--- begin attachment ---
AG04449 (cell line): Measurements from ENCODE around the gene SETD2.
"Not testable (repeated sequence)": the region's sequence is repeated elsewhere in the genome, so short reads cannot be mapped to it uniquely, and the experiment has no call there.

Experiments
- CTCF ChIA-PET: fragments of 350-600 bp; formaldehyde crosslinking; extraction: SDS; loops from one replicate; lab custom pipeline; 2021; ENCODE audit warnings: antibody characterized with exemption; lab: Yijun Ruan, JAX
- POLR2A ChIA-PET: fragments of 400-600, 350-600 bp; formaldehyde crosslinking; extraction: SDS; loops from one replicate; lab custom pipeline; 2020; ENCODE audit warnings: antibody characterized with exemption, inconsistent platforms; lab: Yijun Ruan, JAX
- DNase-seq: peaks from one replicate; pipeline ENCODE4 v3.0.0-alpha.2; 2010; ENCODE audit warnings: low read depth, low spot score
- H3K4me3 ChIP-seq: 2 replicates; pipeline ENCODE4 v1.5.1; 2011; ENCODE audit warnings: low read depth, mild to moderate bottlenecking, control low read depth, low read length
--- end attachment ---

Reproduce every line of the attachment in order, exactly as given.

AG04449 (cell line): Measurements from ENCODE around the gene SETD2.
"Not testable (repeated sequence)": the region's sequence is repeated elsewhere in the genome, so short reads cannot be mapped to it uniquely, and the experiment has no call there.

Experiments
- CTCF ChIA-PET: fragments of 350-600 bp; formaldehyde crosslinking; extraction: SDS; loops from one replicate; lab custom pipeline; 2021; ENCODE audit warnings: antibody characterized with exemption; lab: Yijun Ruan, JAX
- POLR2A ChIA-PET: fragments of 400-600, 350-600 bp; formaldehyde crosslinking; extraction: SDS; loops from one replicate; lab custom pipeline; 2020; ENCODE audit warnings: antibody characterized with exemption, inconsistent platforms; lab: Yijun Ruan, JAX
- DNase-seq: peaks from one replicate; pipeline ENCODE4 v3.0.0-alpha.2; 2010; ENCODE audit warnings: low read depth, low spot score
- H3K4me3 ChIP-seq: 2 replicates; pipeline ENCODE4 v1.5.1; 2011; ENCODE audit warnings: low read depth, mild to moderate bottlenecking, control low read depth, low read length